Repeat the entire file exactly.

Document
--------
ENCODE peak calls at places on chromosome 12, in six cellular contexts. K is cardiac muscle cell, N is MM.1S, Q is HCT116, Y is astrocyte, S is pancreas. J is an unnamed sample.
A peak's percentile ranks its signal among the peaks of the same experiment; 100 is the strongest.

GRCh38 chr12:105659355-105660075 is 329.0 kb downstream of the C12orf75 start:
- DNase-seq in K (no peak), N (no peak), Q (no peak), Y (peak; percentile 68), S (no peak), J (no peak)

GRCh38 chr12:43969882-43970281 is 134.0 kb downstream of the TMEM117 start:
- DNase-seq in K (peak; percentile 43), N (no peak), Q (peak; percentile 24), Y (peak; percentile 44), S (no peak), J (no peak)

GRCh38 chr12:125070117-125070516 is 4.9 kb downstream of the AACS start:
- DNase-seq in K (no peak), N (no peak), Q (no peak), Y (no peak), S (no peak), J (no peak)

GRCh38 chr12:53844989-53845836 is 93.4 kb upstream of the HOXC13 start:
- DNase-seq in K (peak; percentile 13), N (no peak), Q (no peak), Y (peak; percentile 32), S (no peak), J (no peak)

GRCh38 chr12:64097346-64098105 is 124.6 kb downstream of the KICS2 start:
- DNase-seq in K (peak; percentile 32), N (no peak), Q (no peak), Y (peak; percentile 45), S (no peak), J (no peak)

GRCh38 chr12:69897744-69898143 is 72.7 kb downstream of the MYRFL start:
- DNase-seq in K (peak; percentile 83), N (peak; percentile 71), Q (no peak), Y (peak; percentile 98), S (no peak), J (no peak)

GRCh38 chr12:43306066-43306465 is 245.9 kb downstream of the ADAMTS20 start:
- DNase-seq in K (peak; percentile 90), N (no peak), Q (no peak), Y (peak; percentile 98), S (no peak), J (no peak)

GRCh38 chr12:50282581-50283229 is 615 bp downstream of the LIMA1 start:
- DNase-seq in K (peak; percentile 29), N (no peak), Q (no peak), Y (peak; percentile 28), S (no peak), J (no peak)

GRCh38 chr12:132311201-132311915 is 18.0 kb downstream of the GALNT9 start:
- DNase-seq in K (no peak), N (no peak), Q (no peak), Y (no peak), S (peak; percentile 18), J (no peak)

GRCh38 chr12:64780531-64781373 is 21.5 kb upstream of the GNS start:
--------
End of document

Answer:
ENCODE peak calls at places on chromosome 12, in six cellular contexts. K is cardiac muscle cell, N is MM.1S, Q is HCT116, Y is astrocyte, S is pancreas. J is an unnamed sample.
A peak's percentile ranks its signal among the peaks of the same experiment; 100 is the strongest.

GRCh38 chr12:105659355-105660075 is 329.0 kb downstream of the C12orf75 start:
- DNase-seq in K (no peak), N (no peak), Q (no peak), Y (peak; percentile 68), S (no peak), J (no peak)

GRCh38 chr12:43969882-43970281 is 134.0 kb downstream of the TMEM117 start:
- DNase-seq in K (peak; percentile 43), N (no peak), Q (peak; percentile 24), Y (peak; percentile 44), S (no peak), J (no peak)

GRCh38 chr12:125070117-125070516 is 4.9 kb downstream of the AACS start:
- DNase-seq in K (no peak), N (no peak), Q (no peak), Y (no peak), S (no peak), J (no peak)

GRCh38 chr12:53844989-53845836 is 93.4 kb upstream of the HOXC13 start:
- DNase-seq in K (peak; percentile 13), N (no peak), Q (no peak), Y (peak; percentile 32), S (no peak), J (no peak)

GRCh38 chr12:64097346-64098105 is 124.6 kb downstream of the KICS2 start:
- DNase-seq in K (peak; percentile 32), N (no peak), Q (no peak), Y (peak; percentile 45), S (no peak), J (no peak)

GRCh38 chr12:69897744-69898143 is 72.7 kb downstream of the MYRFL start:
- DNase-seq in K (peak; percentile 83), N (peak; percentile 71), Q (no peak), Y (peak; percentile 98), S (no peak), J (no peak)

GRCh38 chr12:43306066-43306465 is 245.9 kb downstream of the ADAMTS20 start:
- DNase-seq in K (peak; percentile 90), N (no peak), Q (no peak), Y (peak; percentile 98), S (no peak), J (no peak)

GRCh38 chr12:50282581-50283229 is 615 bp downstream of the LIMA1 start:
- DNase-seq in K (peak; percentile 29), N (no peak), Q (no peak), Y (peak; percentile 28), S (no peak), J (no peak)

GRCh38 chr12:132311201-132311915 is 18.0 kb downstream of the GALNT9 start:
- DNase-seq in K (no peak), N (no peak), Q (no peak), Y (no peak), S (peak; percentile 18), J (no peak)

GRCh38 chr12:64780531-64781373 is 21.5 kb upstream of the GNS start: